Remember that scene in Tim Burton's Batman where the Joker and his goons defaced dozens of priceless works of art? A collective of digital artists have found a less criminal, more geeky way to do the same thing.
Now through May 3, the Jackson Pollock wing of the Museum of Modern Art (MoMA) in New York will be virtually taken over by MoMAR, a not-for-profit group, whose inaugural augmented reality art exhibition is called "Hello, we're from the internet." The unauthorized gallery consists of work from eight artists drawn over notable paintings displayed at MoMA. The group's stated goal is "democratizing physical exhibition spaces, museums, and the curation of art within them."
The experience is facilitated by the MoMAR mobile app, with 3D content built in Unity and image recognition via Vuforia. The app is currently available for Android, with an iOS version in the works. Additionally, instructions for compiling the open source app are also available. With the app installed, visitors to MoMA can scan paintings in the Jackson Pollock wing on the fifth floor of the museum.
"We chose the room for two significant reasons," wrote the group on its webpage. "Firstly, it is part of the permanent collection and remains unchanged within the walls of the museum. Secondly, it has a bench."
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The art world in general has not been hesitant to adopt augmented reality. The technology is ideal for museums seeking to enhance exhibits, as the art itself acts as a natural marker for triggering AR experiences (which will be even easier with the arrival of ARKit 1.5). For artists, it's a new means of expression that can be continually re-viewed by the audience. We saw a good example of how this can work with Snapchat's recent art initiative.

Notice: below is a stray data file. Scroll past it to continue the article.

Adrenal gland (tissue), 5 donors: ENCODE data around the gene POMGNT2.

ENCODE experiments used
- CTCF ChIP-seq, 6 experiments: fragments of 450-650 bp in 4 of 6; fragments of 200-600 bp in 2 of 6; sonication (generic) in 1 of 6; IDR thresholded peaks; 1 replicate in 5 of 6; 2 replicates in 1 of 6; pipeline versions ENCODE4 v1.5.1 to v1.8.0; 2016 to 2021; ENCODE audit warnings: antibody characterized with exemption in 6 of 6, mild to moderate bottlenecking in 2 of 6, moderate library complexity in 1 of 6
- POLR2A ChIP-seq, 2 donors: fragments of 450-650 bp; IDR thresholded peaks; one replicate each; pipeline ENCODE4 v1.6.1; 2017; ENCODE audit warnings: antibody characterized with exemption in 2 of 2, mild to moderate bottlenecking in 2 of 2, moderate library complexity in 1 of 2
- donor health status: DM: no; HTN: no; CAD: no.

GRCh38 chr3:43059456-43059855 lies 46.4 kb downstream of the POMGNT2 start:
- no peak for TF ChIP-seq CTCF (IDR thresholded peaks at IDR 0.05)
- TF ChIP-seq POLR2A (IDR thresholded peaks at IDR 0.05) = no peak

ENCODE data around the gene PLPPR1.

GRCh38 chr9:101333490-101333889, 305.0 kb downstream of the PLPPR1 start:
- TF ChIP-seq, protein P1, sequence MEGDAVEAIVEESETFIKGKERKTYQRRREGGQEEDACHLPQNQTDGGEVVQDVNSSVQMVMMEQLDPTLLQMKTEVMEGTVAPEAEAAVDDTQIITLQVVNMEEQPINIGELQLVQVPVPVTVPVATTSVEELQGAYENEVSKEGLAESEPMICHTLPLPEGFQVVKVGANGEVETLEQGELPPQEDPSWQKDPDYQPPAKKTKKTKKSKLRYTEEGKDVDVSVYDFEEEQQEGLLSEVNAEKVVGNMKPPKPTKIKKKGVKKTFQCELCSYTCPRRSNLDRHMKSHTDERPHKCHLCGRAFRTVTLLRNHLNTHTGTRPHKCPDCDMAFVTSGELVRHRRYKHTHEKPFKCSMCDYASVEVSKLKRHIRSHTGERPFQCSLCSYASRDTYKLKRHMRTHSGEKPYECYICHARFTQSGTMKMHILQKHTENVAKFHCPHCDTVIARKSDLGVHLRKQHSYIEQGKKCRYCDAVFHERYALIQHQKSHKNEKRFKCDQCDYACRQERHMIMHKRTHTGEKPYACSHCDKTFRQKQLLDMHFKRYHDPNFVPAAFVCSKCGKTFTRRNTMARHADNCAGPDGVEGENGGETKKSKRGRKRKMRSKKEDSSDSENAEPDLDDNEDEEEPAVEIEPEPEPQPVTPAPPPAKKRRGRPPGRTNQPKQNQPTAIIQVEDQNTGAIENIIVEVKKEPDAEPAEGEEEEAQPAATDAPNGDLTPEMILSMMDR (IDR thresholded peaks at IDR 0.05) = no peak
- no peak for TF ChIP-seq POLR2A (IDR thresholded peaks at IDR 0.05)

"While the work of the artist's represented in the exhibit 'Hello, we're from the internet' are not restricted to web-art, the artists are all of a generation inspired by the access, tools, and freedom it has brought them," the group states on its website.
For artists, protestors, and other practitioners of counter-culture activities, augmented reality also offers all the thrills and satisfaction of subversion without the consequences. That is, at least until legislators step in and outlaw "AR graffiti."
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